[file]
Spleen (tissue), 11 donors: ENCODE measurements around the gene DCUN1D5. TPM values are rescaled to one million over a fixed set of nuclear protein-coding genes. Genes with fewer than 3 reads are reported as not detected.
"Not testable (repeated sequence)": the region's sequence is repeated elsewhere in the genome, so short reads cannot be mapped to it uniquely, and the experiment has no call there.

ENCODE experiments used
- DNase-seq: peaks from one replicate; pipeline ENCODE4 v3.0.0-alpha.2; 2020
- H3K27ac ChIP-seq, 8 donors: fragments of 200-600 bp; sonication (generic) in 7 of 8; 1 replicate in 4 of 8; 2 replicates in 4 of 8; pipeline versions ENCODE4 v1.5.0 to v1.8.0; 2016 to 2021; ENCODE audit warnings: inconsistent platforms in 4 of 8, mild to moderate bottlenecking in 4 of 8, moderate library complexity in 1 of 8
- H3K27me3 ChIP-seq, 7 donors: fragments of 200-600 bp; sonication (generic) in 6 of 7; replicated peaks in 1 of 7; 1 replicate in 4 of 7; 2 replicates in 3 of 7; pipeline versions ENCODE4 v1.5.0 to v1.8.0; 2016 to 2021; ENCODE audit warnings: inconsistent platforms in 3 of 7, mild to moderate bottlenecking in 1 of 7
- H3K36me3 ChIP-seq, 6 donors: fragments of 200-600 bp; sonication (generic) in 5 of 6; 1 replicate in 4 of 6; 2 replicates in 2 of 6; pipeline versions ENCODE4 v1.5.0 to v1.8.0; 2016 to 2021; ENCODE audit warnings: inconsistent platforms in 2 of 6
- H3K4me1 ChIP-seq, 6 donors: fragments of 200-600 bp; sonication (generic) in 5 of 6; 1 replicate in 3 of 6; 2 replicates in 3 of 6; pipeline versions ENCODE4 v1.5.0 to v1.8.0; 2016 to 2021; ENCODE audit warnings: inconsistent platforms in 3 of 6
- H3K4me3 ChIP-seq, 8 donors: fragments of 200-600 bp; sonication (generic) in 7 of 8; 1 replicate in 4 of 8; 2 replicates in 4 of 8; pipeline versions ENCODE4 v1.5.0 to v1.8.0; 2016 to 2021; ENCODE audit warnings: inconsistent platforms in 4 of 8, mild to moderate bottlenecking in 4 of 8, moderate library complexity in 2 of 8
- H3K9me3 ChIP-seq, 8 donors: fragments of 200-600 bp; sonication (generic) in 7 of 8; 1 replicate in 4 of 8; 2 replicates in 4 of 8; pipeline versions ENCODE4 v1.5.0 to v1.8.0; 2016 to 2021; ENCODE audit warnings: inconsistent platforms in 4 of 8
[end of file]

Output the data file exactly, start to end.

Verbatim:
Spleen (tissue), 11 donors: ENCODE measurements around the gene DCUN1D5. TPM values are rescaled to one million over a fixed set of nuclear protein-coding genes. Genes with fewer than 3 reads are reported as not detected.
"Not testable (repeated sequence)": the region's sequence is repeated elsewhere in the genome, so short reads cannot be mapped to it uniquely, and the experiment has no call there.

ENCODE experiments used
- DNase-seq: peaks from one replicate; pipeline ENCODE4 v3.0.0-alpha.2; 2020
- H3K27ac ChIP-seq, 8 donors: fragments of 200-600 bp; sonication (generic) in 7 of 8; 1 replicate in 4 of 8; 2 replicates in 4 of 8; pipeline versions ENCODE4 v1.5.0 to v1.8.0; 2016 to 2021; ENCODE audit warnings: inconsistent platforms in 4 of 8, mild to moderate bottlenecking in 4 of 8, moderate library complexity in 1 of 8
- H3K27me3 ChIP-seq, 7 donors: fragments of 200-600 bp; sonication (generic) in 6 of 7; replicated peaks in 1 of 7; 1 replicate in 4 of 7; 2 replicates in 3 of 7; pipeline versions ENCODE4 v1.5.0 to v1.8.0; 2016 to 2021; ENCODE audit warnings: inconsistent platforms in 3 of 7, mild to moderate bottlenecking in 1 of 7
- H3K36me3 ChIP-seq, 6 donors: fragments of 200-600 bp; sonication (generic) in 5 of 6; 1 replicate in 4 of 6; 2 replicates in 2 of 6; pipeline versions ENCODE4 v1.5.0 to v1.8.0; 2016 to 2021; ENCODE audit warnings: inconsistent platforms in 2 of 6
- H3K4me1 ChIP-seq, 6 donors: fragments of 200-600 bp; sonication (generic) in 5 of 6; 1 replicate in 3 of 6; 2 replicates in 3 of 6; pipeline versions ENCODE4 v1.5.0 to v1.8.0; 2016 to 2021; ENCODE audit warnings: inconsistent platforms in 3 of 6
- H3K4me3 ChIP-seq, 8 donors: fragments of 200-600 bp; sonication (generic) in 7 of 8; 1 replicate in 4 of 8; 2 replicates in 4 of 8; pipeline versions ENCODE4 v1.5.0 to v1.8.0; 2016 to 2021; ENCODE audit warnings: inconsistent platforms in 4 of 8, mild to moderate bottlenecking in 4 of 8, moderate library complexity in 2 of 8
- H3K9me3 ChIP-seq, 8 donors: fragments of 200-600 bp; sonication (generic) in 7 of 8; 1 replicate in 4 of 8; 2 replicates in 4 of 8; pipeline versions ENCODE4 v1.5.0 to v1.8.0; 2016 to 2021; ENCODE audit warnings: inconsistent platforms in 4 of 8